Annabelle Comes Home is the third spin-off featuring the possessed doll from the first few minutes of the first The Conjuring film. THE THIRD. Let that sink in…
The original Annabelle was underwhelming to say the least. That’s why when I saw Annabelle: Creation, I was caught off guard by how much fun I had with it. Then came word from producer James Wan that the third entry would take place inside the home of paranormal investigators Ed and Lorraine Warren (as portrayed by Patrick Wilson and Vera Farmiga, respectively) and spotlight a number of spirits from their infamous collection of cursed artifacts. Wan pitched the project as “Night at the Museum with Annabelle” and my expectations immediately shot up to the highest they’d ever been for an Annabelle film (though that’s not saying much).
Much to my delight, I walked out of the theater largely having had a good time with this film and its charming leading ladies. For most of its runtime, Annabelle Comes Home is a creatively crafted and unexpectedly funny haunted house ride. It’s when the final act rolls around that things start to slow down rather than pick up.
Patrick Wilson and Vera Farmiga are pure delights as the Warrens in both The Conjuring and The Conjuring 2. The couple make brief appearances here, mostly to set up the story of Annabelle Comes Home by bringing the Annabelle doll to their house for safe keeping. On their way back from a routine investigation, the Warrens learn that the doll is a beacon for other spirits. To prevent it from drawing too much unwanted otherworldly attention, the doll is blessed and locked behind consecrated chapel glass inside the Warrens’ occult museum.
Jump forward one year: Ed and Lorraine are going away overnight and in their stead have arranged for their babysitter Mary Ellen (Maddison Iseman) to look after their young daughter Judy (McKenna Grace). It’s a harmless enough proposition until Mary Ellen’s nosy friend Daniela (Katie Sarife) catches wind of the Warrens’ day job and invites herself to touch any and all of the accursed tokens in the Warrens’ back room while they’re out of town. Inevitably, you’ll find yourself hollering at the screen as I did:
“WHAT ARE YOU DOING?”
“DON’T TOUCH THAT!”
“THERE ARE SIGNS EVERYWHERE, CAN’T YOU READ?”
Admittedly, Annabelle Comes Home doesn’t work without somebody making some of the dumbest decisions in all of horror (something the film itself seems to wink at with a couple lines of dialogue: “What else did you touch?” “Everything!”) Fortunately, writer/director Gary Dauberman gives Daniela a heartfelt reason for doing what she does.
Before that point, however, Mary Ellen and Daniela don’t make a great first impression. I instinctively rolled my eyes during their first scene together as they seemed to be settling into the stereotypical roles of teens in a horror movie: Mary Ellen the innocent bookworm and Daniela the pushy parasite who’s more than willing to blackmail her bestie into getting her way.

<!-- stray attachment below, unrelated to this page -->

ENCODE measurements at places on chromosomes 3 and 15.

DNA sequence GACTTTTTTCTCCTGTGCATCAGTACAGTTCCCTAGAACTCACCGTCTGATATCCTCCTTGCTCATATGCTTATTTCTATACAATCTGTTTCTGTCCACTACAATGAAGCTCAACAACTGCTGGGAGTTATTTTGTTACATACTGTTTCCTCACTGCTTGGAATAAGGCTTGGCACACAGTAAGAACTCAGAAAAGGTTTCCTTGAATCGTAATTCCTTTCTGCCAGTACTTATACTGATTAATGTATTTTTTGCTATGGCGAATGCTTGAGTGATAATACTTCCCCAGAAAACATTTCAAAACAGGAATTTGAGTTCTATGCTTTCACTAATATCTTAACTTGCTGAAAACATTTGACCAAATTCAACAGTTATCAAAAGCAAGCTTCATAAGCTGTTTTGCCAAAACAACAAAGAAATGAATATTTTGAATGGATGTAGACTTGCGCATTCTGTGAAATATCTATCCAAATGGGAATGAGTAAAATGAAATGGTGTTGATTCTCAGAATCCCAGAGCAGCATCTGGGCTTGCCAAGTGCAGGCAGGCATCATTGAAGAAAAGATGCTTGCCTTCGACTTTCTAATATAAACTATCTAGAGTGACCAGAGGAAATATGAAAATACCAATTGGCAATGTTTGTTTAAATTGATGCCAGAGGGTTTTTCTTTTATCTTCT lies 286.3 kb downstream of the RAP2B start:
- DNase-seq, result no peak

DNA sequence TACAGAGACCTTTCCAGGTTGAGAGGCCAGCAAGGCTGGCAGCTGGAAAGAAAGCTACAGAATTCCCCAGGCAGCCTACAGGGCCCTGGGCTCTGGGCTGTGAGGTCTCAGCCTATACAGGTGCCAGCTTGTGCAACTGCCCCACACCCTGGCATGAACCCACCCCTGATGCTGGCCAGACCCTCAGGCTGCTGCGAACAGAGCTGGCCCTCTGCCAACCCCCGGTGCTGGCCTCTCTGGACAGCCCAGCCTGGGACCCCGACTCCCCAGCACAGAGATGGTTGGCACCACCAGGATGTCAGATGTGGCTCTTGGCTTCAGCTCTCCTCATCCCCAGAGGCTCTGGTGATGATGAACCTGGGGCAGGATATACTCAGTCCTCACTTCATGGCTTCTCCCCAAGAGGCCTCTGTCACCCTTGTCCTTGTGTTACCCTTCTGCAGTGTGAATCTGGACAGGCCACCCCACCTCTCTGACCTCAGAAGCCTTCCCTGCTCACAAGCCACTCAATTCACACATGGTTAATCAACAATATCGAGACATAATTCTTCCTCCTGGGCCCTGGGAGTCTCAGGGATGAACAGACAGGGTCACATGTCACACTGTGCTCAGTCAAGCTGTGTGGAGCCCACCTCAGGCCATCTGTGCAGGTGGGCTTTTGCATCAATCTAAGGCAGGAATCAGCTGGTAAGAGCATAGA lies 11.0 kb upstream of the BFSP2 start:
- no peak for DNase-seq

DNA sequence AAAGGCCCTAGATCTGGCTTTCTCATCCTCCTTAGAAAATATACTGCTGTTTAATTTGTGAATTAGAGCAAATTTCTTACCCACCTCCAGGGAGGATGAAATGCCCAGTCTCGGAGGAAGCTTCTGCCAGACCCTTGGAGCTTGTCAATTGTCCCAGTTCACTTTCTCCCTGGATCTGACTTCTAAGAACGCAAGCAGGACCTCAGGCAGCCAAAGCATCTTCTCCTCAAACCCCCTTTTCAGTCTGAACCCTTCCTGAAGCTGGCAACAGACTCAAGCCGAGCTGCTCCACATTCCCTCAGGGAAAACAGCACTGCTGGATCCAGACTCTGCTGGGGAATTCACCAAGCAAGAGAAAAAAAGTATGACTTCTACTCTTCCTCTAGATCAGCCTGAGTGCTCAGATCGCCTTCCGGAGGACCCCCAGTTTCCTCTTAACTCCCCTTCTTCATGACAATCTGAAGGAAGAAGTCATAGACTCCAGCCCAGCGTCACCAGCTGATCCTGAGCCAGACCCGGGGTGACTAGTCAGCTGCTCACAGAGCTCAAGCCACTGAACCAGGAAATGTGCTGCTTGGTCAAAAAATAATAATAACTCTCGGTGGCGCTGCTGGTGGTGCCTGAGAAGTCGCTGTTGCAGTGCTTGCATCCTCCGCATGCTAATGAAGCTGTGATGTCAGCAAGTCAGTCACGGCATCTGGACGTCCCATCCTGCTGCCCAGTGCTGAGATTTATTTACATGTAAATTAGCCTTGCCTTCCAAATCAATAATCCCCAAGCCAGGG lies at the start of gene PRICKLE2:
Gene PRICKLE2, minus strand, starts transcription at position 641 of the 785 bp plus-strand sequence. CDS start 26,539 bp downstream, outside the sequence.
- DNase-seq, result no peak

On the other hand, I was completely taken by McKenna Grace (The Haunting of Hill House) from minute one. As Judy Warren she’s profoundly intelligent for her age, fiercely strong willed and heart-meltingly sweet, even while struggling to come to terms with her unique ability to see the dead among living people.
When the three girls get together is when we start learning a little bit more about each of them and they start defying those horror movie character tropes and taking on identities more or less their own. Their bond only strengthens after coming face to face with the evils Annabelle unleashes. At the same time, I felt compelled to root for them to make it through the night in one piece.
As for these “evils,” they aren’t anything we haven’t seen some version of before in a previous Conjuring universe film and that’s by design. Annabelle Comes Homes is a celebration of the series up to this point. Whether it’s setting up some creepy, new ghoul for a potential spin-off of its own or blatantly referencing past events, this Annabelle is convinced that its viewers adored the previous seven films in this franchise and at times seems to be nudging us with its shoulder and a glint in its eye saying “Remember all the fun we’ve had together?”
The near constant reminding of past thrills only got to be a problem in the third act, when Annabelle Comes Home shockingly starts dragging its heels. I should have been close to falling out of my seat in sheer panic, but rather I found myself checking the time on my phone and wishing instead that I was watching The Conjuring or even Annabelle: Creation. It was especially disappointing because Dauberman shows he can craft exciting and imaginative scares.
Lastly, I mentioned earlier how funny Annabelle Comes Home is. Don’t get me wrong, it isn’t quite the horror comedy that the recent Child’s Play remake is, but there are a handful of genuine laughs. Many of them involved a neighborhood boy named Bob (Michael Cimino). Bob isn’t given much to do here, but he does carry one gag in particular that had me in stitches.
Annabelle Comes Home isn’t the stupefying triumph of Creation, but its main characters are similarly charming and Gary Dauberman makes innovative use of his single location.
⭐️⭐️⭐️1/2 (out of five)
Have you had a chance yet to check out Annabelle Comes Home? If so, what’d you think? If not, is it even on your radar? Jump down to the comments below and let me know what you’re thinking about this movie!